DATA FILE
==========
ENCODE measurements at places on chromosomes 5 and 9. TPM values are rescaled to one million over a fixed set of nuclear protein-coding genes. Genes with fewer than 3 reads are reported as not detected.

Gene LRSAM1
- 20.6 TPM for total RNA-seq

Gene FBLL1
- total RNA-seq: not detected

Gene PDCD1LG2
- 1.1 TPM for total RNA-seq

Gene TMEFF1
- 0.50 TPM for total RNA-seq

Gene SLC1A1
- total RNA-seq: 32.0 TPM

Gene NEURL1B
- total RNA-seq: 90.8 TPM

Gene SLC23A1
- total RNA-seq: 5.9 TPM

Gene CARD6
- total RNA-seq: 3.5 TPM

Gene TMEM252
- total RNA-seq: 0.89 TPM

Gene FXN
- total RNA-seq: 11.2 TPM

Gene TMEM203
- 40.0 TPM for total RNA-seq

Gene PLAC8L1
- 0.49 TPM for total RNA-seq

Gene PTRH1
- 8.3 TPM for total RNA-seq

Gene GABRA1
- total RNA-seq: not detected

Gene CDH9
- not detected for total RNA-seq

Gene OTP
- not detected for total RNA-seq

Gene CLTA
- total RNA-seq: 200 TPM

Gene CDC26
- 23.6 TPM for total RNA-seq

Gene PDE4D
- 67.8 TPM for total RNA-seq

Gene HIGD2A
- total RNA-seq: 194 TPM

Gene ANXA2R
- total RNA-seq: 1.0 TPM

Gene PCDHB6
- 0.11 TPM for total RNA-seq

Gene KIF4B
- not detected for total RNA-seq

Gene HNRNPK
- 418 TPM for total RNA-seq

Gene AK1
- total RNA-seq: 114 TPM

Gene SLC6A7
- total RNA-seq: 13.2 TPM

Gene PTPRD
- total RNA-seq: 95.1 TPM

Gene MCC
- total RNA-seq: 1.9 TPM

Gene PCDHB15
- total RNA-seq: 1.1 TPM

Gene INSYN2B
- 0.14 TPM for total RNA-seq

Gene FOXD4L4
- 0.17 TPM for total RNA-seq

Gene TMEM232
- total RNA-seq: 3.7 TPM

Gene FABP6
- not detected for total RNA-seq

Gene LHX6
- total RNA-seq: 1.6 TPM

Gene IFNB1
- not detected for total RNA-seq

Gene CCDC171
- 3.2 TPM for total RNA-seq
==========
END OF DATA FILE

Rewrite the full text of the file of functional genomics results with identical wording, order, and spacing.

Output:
ENCODE measurements at places on chromosomes 5 and 9. TPM values are rescaled to one million over a fixed set of nuclear protein-coding genes. Genes with fewer than 3 reads are reported as not detected.

Gene LRSAM1
- 20.6 TPM for total RNA-seq

Gene FBLL1
- total RNA-seq: not detected

Gene PDCD1LG2
- 1.1 TPM for total RNA-seq

Gene TMEFF1
- 0.50 TPM for total RNA-seq

Gene SLC1A1
- total RNA-seq: 32.0 TPM

Gene NEURL1B
- total RNA-seq: 90.8 TPM

Gene SLC23A1
- total RNA-seq: 5.9 TPM

Gene CARD6
- total RNA-seq: 3.5 TPM

Gene TMEM252
- total RNA-seq: 0.89 TPM

Gene FXN
- total RNA-seq: 11.2 TPM

Gene TMEM203
- 40.0 TPM for total RNA-seq

Gene PLAC8L1
- 0.49 TPM for total RNA-seq

Gene PTRH1
- 8.3 TPM for total RNA-seq

Gene GABRA1
- total RNA-seq: not detected

Gene CDH9
- not detected for total RNA-seq

Gene OTP
- not detected for total RNA-seq

Gene CLTA
- total RNA-seq: 200 TPM

Gene CDC26
- 23.6 TPM for total RNA-seq

Gene PDE4D
- 67.8 TPM for total RNA-seq

Gene HIGD2A
- total RNA-seq: 194 TPM

Gene ANXA2R
- total RNA-seq: 1.0 TPM

Gene PCDHB6
- 0.11 TPM for total RNA-seq

Gene KIF4B
- not detected for total RNA-seq

Gene HNRNPK
- 418 TPM for total RNA-seq

Gene AK1
- total RNA-seq: 114 TPM

Gene SLC6A7
- total RNA-seq: 13.2 TPM

Gene PTPRD
- total RNA-seq: 95.1 TPM

Gene MCC
- total RNA-seq: 1.9 TPM

Gene PCDHB15
- total RNA-seq: 1.1 TPM

Gene INSYN2B
- 0.14 TPM for total RNA-seq

Gene FOXD4L4
- 0.17 TPM for total RNA-seq

Gene TMEM232
- total RNA-seq: 3.7 TPM

Gene FABP6
- not detected for total RNA-seq

Gene LHX6
- total RNA-seq: 1.6 TPM

Gene IFNB1
- not detected for total RNA-seq

Gene CCDC171
- 3.2 TPM for total RNA-seq